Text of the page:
Locally, members of the SPCA Serving Erie County Wildlife Department, Messinger Woods Wildlife Care and Education Center, and Wild Kritters received training from the Erie County Department of Health (ECDOH) Division of Emergency Preparedness to learn the best way to provide care to wild animals during this deadly outbreak. “While the HPAI risk to humans is minimal, if an infected wild animal enters the SPCA, our Wildlife Department could be closed for 30 days or more,” Haney says. “We cannot afford taking that chance, especially during what we call ‘baby season.’ Too many injured and/or orphaned animals need our help, especially at this time of year.”

To safely continue serving as many animals as possible and to protect humans as well as avian species and mammals, the SPCA has set up a wildlife admission area outside of the building, and with the help of the ECDOH, the Wildlife team has been outfitted with full PPE and N95 masks. All sick or injured birds of the at-risk species will be triaged by phone, and appropriate PPE and quarantine procedures will be in place. A system to separate and protect species has been established with Messinger Woods.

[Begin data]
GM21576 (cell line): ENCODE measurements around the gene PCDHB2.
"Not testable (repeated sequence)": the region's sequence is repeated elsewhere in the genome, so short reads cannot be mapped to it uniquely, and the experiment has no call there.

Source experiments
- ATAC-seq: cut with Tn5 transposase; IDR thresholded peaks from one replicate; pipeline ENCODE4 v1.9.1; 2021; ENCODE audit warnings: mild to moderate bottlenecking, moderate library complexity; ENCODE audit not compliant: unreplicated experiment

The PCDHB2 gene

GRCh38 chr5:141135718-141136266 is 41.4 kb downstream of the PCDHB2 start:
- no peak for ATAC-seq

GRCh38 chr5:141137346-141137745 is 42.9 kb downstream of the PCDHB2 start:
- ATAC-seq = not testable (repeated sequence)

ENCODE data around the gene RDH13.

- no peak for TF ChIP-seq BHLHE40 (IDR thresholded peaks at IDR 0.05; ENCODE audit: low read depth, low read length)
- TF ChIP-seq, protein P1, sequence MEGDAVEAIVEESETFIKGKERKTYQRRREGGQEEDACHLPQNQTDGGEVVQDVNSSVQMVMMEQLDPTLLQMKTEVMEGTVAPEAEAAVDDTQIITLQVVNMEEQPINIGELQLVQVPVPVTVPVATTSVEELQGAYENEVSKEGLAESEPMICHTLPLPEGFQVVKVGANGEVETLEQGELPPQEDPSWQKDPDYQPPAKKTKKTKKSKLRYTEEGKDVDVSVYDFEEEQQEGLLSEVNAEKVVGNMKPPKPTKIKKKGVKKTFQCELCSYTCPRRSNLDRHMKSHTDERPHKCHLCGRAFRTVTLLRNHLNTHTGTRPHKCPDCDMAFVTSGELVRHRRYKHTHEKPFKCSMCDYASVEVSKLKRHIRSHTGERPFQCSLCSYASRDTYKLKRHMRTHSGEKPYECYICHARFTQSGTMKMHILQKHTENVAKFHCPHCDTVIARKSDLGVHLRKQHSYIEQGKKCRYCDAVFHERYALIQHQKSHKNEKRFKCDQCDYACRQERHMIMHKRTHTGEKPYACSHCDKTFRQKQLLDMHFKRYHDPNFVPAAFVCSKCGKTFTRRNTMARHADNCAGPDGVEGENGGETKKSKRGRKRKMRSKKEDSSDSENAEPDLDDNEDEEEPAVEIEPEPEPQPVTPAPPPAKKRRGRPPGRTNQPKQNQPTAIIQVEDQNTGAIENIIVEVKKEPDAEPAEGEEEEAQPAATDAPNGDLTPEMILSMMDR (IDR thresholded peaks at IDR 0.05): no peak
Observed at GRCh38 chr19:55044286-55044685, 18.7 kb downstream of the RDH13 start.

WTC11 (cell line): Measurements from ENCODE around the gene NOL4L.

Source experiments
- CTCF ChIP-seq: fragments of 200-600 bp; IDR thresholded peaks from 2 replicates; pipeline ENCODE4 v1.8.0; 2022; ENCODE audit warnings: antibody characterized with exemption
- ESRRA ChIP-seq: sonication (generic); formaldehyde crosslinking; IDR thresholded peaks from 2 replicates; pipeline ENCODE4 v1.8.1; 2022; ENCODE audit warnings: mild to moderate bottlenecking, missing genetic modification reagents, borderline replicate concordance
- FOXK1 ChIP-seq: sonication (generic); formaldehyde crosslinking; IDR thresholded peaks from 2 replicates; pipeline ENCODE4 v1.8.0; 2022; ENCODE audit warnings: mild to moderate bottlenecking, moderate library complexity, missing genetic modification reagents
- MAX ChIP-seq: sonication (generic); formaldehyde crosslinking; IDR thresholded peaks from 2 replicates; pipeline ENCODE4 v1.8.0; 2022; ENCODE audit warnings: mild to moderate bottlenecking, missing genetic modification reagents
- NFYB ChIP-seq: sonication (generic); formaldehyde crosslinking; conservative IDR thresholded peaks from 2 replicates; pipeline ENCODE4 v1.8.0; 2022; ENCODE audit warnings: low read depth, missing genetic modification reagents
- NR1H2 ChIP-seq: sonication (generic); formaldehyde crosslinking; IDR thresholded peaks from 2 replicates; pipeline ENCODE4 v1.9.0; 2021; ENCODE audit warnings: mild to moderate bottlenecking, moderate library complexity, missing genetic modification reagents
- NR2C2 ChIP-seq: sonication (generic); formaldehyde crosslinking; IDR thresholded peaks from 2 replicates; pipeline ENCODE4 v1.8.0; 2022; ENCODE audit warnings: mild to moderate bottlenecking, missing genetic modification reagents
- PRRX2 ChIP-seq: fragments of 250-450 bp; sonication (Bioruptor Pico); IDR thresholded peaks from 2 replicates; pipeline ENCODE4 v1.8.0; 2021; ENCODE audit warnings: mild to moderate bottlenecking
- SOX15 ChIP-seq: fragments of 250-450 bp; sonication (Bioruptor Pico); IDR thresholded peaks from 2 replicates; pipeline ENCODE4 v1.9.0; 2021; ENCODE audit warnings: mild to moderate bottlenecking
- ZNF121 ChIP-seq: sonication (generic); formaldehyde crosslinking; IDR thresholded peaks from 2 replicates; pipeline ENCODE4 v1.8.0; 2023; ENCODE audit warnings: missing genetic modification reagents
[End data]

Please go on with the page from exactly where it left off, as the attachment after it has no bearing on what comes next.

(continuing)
“When bringing a bird to our hospital, we ask that community members wear masks and gloves, and that they do not, under any circumstances, enter the facility at any part of the building,” Haney recommends.

Members of the community are asked to be cognizant of transporting objects or materials that might carry infection when out hiking or birding in areas that attract waterfowl; footwear should be cleaned or changed to reduce chances of spreading disease.

Those who observe die-off of any part of a personally-owned flock population, or two or more of the same wild species in the same area, are asked to notify the state Department of Environmental Conservation at 877-457-5680.

Contact the SPCA’s Wildlife Department with questions regarding wildlife, rehabilitation, and rescue: (716) 875-7360, ext. 247.

Hear more on Newsradio 930 WBEN >>

See This Story on News 4 Buffalo >>